- Author: Kathy Keatley Garvey
Maybe. Maybe not. Should in-depth, scientific research be launched?
Yes, say a trio of researchers in an article published in sciencedirect.com.
Lead author Wei Yang, an oncologist from China, and two associates related some interesting but anecdotal information about beekeepers in the COVID-19 epicenter, the Hubei province. The beekeepers surveyed didn't contract the COVID-19 virus. Neither did a group of surveyed patients receiving apitherapy.
"A total of 5115 beekeepers were surveyed from February 23 to March 8, including 723 in Wuhan, the outbreak epicentre of Hubei. None of these beekeepers developed symptoms associated with COVID-19, and their health was totally normal. After that, we interviewed five apitherapists in Wuhan and followed 121 patients of their apitherapy clinic. These patients had received apitherapy from October 2019 to December 2019, and all the five bee apitherapists have the habit of self-apitherapy for their own health care (apitherapy means making use of bee venom from the honeybee's sting to treat or prevent certain diseases). Without any protective measures, two of the five apitherapists were exposed to suspected COVID-19 cases and others were exposed to confirmed COVID-19 cases, but none of them were infected eventually. None of the 121 patients were infected by SARS-CoV-2, and three of them had close contact with immediate family members who were confirmed SARS-CoV-2 Infection cases. It might be supposed that beekeepers are less likely to be exposed to SARS-CoV-2 because they live in less densely populated rural areas. But the five apitherapists and their patients are from densely populated areas in Wuhan. These people have one thing in common: they develop a tolerance to bee sting."
The co-authors pointed out that "It reminds us the story of the discovery of cowpox and the eventual victory of humans over this disease (Bennett and Baxby, 1996)."
Robert E. Page Jr. to Discuss Topic
Internationally renowned bee geneticist Robert E. Page Jr., UC Davis distinguished emeritus professor, will discuss the topic briefly, offering his comments, at the third UC Davis-based COVID-19 Symposium on Wednesday, June 3 via Zoom and YouTube. To register and view the program, access https://bit.ly/2AgVbxY.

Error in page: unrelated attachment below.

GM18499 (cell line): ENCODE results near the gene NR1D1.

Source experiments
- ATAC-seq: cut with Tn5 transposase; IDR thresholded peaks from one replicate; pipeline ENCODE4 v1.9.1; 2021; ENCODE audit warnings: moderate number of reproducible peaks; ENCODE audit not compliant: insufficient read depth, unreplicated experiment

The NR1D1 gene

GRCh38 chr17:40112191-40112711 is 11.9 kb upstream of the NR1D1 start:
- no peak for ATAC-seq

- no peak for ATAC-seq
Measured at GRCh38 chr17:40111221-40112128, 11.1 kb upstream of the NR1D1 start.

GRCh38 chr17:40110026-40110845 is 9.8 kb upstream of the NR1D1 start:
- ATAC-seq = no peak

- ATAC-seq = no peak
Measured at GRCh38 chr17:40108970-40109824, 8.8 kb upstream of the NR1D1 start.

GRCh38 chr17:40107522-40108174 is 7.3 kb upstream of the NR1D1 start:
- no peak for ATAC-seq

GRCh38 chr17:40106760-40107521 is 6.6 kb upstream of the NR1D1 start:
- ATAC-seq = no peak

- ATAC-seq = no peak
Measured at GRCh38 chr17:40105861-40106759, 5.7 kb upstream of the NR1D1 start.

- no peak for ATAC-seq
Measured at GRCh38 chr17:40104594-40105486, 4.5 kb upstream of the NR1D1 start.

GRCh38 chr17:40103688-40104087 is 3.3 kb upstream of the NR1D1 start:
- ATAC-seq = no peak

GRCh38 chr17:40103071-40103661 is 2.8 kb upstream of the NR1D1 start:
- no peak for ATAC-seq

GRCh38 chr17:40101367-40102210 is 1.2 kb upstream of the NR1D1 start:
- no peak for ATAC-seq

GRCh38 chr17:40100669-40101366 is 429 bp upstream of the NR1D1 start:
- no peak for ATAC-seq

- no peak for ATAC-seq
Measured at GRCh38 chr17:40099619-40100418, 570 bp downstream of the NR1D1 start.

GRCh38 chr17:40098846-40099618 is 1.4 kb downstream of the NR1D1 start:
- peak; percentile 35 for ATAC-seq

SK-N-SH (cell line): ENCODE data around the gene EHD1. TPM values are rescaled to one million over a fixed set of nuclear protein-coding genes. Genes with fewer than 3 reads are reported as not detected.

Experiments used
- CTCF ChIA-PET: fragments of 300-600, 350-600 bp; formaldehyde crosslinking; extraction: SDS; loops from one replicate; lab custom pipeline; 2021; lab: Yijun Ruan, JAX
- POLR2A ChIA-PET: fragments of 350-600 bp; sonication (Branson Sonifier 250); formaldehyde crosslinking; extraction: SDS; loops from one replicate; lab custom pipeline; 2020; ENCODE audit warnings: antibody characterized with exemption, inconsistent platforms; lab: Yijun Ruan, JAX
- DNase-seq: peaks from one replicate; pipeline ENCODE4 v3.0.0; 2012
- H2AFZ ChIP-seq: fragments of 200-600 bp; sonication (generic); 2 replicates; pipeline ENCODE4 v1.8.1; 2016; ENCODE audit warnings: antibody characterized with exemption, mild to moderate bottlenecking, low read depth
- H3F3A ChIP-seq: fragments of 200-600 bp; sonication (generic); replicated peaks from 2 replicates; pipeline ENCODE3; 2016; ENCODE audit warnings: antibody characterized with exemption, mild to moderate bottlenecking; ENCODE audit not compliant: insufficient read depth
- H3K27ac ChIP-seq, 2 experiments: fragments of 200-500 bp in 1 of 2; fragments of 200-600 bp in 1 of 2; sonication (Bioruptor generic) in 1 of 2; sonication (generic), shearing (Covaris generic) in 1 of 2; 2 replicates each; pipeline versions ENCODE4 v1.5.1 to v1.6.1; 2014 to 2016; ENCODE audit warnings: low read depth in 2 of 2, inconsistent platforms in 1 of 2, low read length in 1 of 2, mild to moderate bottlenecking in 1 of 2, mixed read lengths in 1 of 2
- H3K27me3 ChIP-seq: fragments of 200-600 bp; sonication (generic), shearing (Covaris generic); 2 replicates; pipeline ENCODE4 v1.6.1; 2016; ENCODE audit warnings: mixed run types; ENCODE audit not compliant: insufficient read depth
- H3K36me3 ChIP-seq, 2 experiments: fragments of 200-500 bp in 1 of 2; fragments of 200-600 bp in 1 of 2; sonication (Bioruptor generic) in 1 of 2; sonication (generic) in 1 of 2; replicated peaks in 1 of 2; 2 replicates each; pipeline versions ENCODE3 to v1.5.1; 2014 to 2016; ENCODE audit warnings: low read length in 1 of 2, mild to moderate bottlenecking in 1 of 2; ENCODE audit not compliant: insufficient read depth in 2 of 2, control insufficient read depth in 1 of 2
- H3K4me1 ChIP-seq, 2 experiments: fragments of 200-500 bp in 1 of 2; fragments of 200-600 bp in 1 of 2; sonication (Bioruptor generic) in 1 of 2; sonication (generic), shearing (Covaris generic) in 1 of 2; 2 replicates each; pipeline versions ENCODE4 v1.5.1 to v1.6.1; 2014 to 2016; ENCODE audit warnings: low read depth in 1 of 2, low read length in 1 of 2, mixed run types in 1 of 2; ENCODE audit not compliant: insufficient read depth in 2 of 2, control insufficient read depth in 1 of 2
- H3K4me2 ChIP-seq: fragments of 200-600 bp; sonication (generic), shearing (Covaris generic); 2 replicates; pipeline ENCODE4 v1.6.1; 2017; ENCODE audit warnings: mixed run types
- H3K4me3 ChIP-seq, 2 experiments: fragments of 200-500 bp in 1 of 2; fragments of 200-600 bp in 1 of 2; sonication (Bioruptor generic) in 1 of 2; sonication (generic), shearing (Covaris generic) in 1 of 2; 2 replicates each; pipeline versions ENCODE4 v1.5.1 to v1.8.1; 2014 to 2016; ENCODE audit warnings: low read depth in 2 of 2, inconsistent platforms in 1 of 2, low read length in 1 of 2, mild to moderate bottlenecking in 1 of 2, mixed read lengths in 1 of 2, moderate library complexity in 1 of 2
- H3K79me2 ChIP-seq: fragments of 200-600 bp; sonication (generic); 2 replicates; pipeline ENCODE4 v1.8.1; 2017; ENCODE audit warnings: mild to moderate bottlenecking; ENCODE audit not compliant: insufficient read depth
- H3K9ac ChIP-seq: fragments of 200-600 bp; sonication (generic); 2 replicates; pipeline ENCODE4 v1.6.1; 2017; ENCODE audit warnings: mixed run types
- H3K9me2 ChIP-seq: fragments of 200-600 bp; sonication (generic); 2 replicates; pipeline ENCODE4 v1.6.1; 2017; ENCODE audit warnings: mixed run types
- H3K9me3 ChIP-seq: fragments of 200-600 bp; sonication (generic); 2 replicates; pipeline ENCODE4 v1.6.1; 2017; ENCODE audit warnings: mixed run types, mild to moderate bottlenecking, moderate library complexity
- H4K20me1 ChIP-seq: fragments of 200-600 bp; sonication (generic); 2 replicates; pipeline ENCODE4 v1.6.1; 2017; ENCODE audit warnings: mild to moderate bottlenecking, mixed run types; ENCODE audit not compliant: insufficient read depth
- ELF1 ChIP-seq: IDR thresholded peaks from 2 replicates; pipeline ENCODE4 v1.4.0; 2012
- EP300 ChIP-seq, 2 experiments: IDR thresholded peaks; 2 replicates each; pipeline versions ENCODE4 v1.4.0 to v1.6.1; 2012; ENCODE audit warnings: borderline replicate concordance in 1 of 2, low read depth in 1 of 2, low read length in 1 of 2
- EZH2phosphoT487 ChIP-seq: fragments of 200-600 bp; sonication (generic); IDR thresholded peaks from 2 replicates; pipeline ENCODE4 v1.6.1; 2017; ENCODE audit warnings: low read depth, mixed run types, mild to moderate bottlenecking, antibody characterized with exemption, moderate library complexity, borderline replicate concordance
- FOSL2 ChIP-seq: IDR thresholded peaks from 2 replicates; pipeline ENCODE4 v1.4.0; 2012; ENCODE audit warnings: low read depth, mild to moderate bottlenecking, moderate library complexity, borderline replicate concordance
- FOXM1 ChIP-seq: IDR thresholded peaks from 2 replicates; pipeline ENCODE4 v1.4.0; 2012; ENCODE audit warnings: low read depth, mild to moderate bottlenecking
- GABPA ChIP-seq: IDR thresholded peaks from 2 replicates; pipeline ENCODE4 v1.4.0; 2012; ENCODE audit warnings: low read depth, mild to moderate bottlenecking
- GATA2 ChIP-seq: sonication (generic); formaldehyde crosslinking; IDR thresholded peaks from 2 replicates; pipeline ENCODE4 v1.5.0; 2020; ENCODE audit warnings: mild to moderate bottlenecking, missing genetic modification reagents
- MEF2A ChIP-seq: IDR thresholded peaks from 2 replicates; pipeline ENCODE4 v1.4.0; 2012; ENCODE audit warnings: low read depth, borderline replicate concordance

"We already have registrants from 25 countries," said UC Davis distinguished professor Walter Leal, who organizes and moderates the symposiums. He interviewed Page and all the other symposium participants.
Page is known for his research on honey bee behavior and population genetics, particularly the evolution of complex social behavior. One of his most salient contributions to science was to construct the first genomic map of the honey bee, which sparked a variety of pioneering contributions not only to insect biology but to genetics at large. Page is the author of the newly published book, The Art of the Bee: Shaping the Environment from Landscapes to Societies.
A little information on Rob Page: He's a former professor and chair of the UC Davis Department of Entomology. He established a 24-year bee breeding program at the Harry H. Laidlaw Jr. Honey Bee Research Facility, UC Davis. He served as the founding director of the School of Life Sciences of Arizona State University (ASU). His ASU career advanced to dean of Life Sciences; vice provost and dean of the College of Liberal Arts and Sciences; and university provost.
One of Page's comments during the interview: "The venom from bee stings causes inflammation. it recruits anti-inflammatory responses. It's something that has been used for a long time for therapeutic treatment of arthritis."
Pre-Program at 4:30, Program from 5 to 7 p.m.
The virtual symposium starts at 4:30 with a pre-program of interviews and questions. Among the interviewees is retired UC Davis Medical Center nurse Carolyn Wyler of Sacramento, a passenger on the ill-fated Grand Princess cruise ship.
The program, from 5 to 7 p.m. and mainly on vaccines, will begin with a welcoming address by UC Davis Chancellor Gary May. The primary speakers or panelists:
- Dr. Robert Gallo, who co-discovered that HIV causes AIDS, is the Homer and Martha Gudelsky Distinguished Professor in Medicine; co-founder and director of the University of Maryland School of Medicine's Institute of Human Virology; and co-founder of the Global Virus Network.
- Kate Broderick, who is leading an INOVIO research team in San Diego to develop a DNA vaccine for COVID-19,
- Dr. Dean Blumberg, professor and chief of Pediatric Infectious Diseases, UC Davis Health
- Dr. Allison Brashear, dean of the UC Davis School of Medicine.
Also interviewed will be Dr. Atul Malhotra, professor of Medicine, Pulmonology, Critical Care, UC San Diego Health, and Dr. Stuart H. Cohen, chief of the Division of Infectious Diseases and director of Hospital Epidemiology and Infection Control, UC Davis School of Medicine.
Leal, a fellow of the National Academy of Inventors, a member of the Department of Molecular and Cellular Biology faculty and a former chair of the UC Davis Department of Entomology, has organized and moderated two other COVID-19 symposiums. The first symposium is online at https://bit.ly/2VurK3Z and the second at https://bit.ly/3b8TAau.
Leal may be reached at firstname.lastname@example.org for more information.